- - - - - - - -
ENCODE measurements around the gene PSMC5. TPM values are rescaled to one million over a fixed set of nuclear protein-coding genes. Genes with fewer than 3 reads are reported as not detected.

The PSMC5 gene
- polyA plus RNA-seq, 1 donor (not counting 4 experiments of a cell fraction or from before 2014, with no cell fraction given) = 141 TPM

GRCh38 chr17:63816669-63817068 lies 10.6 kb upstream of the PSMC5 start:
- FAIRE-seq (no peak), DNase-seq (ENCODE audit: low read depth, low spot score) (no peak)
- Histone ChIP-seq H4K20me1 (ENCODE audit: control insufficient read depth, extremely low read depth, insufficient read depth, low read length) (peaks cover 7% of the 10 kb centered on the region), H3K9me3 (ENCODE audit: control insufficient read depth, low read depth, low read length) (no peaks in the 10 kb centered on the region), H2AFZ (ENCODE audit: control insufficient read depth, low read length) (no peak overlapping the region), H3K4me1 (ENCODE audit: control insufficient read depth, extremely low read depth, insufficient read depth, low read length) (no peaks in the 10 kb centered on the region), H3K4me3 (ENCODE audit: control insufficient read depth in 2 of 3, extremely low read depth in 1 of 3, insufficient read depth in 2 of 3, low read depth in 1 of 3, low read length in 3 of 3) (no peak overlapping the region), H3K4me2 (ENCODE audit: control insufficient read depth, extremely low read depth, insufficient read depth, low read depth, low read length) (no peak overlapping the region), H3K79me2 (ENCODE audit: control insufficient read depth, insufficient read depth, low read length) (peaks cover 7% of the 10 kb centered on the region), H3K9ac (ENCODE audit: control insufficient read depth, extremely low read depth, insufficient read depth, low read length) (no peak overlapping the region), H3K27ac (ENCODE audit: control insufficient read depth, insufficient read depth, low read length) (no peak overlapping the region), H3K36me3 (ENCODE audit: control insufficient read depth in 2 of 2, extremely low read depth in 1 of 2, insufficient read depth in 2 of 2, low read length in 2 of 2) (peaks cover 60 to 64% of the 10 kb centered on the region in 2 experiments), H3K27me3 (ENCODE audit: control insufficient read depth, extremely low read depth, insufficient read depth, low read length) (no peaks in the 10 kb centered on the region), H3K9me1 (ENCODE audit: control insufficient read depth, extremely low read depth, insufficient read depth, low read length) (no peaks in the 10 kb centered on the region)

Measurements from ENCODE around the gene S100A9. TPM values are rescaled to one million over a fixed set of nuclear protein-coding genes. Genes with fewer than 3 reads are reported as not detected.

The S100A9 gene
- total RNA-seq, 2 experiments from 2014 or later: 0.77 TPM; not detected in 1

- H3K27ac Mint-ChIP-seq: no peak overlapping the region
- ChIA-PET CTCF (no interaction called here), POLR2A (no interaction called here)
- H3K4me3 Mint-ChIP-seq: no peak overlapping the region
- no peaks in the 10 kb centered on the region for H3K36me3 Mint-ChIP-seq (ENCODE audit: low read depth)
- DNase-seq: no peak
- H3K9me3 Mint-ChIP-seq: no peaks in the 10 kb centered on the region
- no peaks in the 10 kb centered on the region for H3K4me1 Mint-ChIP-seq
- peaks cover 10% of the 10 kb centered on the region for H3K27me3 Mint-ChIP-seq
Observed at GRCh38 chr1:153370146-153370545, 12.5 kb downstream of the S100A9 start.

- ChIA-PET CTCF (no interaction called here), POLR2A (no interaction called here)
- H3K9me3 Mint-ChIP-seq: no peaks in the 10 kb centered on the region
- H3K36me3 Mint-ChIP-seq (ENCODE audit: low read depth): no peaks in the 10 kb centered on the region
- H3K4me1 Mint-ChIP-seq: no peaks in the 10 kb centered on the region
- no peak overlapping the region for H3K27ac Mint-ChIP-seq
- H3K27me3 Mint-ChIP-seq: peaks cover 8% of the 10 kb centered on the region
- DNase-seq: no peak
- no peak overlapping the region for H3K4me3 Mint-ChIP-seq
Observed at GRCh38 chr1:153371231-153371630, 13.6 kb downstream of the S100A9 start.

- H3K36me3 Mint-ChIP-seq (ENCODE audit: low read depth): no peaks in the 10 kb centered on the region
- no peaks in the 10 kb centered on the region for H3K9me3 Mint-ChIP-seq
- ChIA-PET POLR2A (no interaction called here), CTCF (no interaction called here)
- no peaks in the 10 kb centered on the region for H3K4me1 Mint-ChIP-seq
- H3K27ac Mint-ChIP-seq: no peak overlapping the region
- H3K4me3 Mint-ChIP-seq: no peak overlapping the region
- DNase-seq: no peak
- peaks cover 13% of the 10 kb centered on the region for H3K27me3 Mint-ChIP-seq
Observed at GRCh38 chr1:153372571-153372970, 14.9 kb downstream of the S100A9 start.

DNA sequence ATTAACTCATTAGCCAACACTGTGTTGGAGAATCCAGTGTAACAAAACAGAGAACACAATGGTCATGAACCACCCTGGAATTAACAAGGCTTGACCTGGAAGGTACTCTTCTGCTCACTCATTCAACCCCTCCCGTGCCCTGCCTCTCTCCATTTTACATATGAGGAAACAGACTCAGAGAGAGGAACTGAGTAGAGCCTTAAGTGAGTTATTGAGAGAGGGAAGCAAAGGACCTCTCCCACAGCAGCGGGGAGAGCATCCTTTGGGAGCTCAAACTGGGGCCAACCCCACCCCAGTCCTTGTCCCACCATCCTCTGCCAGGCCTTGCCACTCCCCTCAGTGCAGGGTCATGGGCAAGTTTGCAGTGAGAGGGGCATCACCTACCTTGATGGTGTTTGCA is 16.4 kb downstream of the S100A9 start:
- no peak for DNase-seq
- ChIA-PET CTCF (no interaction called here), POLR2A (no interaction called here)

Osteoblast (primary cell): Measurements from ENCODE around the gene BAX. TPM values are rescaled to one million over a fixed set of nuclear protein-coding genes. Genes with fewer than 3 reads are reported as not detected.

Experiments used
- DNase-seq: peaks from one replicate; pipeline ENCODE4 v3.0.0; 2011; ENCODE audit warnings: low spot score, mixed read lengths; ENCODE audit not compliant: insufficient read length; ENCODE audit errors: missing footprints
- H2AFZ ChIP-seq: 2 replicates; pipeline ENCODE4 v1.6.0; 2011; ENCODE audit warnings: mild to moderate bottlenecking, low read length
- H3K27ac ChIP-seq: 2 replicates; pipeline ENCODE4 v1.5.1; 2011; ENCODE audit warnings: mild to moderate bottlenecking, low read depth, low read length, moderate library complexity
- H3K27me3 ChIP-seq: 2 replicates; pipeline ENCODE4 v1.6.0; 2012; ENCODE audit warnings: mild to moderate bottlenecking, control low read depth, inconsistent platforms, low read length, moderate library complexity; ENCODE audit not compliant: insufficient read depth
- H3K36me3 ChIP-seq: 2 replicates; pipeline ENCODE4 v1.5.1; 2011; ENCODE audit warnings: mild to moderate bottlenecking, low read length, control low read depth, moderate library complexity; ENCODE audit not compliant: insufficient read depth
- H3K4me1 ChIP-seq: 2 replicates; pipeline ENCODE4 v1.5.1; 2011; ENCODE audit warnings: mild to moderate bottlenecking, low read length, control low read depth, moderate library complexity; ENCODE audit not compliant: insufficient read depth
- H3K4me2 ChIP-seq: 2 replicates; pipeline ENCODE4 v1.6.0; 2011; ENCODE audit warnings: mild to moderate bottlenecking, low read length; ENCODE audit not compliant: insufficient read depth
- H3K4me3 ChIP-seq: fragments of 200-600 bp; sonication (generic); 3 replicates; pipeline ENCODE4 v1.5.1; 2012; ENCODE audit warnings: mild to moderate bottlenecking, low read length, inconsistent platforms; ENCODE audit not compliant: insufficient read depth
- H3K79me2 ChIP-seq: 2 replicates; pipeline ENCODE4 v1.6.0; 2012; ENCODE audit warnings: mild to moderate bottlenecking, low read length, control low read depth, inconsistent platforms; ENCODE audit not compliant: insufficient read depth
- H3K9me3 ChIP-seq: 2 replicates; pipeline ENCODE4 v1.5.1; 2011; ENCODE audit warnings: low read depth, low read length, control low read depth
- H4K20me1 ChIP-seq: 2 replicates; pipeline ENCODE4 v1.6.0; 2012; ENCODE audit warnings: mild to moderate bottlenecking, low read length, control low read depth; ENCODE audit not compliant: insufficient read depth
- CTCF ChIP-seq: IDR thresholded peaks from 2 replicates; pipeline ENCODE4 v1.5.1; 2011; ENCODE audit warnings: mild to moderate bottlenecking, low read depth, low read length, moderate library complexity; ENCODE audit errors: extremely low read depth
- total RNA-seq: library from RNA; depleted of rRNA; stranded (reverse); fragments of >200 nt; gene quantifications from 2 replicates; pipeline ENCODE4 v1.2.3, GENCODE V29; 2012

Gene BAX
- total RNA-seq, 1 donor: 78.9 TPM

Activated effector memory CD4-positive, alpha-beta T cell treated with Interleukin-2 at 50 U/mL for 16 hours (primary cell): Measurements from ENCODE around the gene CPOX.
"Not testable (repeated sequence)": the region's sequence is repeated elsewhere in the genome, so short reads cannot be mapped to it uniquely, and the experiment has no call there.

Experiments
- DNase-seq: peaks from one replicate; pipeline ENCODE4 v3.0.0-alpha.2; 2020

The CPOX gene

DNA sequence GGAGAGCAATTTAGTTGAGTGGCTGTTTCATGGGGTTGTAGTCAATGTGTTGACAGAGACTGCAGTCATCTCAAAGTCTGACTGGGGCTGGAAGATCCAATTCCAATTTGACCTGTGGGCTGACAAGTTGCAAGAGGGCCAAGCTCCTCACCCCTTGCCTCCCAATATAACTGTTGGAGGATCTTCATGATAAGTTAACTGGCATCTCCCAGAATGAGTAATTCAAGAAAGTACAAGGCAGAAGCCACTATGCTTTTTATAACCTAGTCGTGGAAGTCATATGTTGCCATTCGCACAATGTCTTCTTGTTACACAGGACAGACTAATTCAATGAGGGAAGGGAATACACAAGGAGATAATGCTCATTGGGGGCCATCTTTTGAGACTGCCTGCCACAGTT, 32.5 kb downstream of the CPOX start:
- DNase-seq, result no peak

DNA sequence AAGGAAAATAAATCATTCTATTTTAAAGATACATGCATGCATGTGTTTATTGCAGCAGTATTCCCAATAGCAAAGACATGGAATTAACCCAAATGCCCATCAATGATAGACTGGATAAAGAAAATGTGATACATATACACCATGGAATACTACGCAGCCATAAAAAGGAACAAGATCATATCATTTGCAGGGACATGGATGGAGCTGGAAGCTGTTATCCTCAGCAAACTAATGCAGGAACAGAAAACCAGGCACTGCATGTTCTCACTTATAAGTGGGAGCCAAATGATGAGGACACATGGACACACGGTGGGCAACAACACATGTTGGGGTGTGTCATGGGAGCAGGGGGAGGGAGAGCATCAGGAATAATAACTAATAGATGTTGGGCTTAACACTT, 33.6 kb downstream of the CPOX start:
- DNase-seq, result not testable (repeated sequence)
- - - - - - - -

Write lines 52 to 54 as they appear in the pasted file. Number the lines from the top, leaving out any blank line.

- H4K20me1 ChIP-seq: 2 replicates; pipeline ENCODE4 v1.6.0; 2012; ENCODE audit warnings: mild to moderate bottlenecking, low read length, control low read depth; ENCODE audit not compliant: insufficient read depth
- CTCF ChIP-seq: IDR thresholded peaks from 2 replicates; pipeline ENCODE4 v1.5.1; 2011; ENCODE audit warnings: mild to moderate bottlenecking, low read depth, low read length, moderate library complexity; ENCODE audit errors: extremely low read depth
- total RNA-seq: library from RNA; depleted of rRNA; stranded (reverse); fragments of >200 nt; gene quantifications from 2 replicates; pipeline ENCODE4 v1.2.3, GENCODE V29; 2012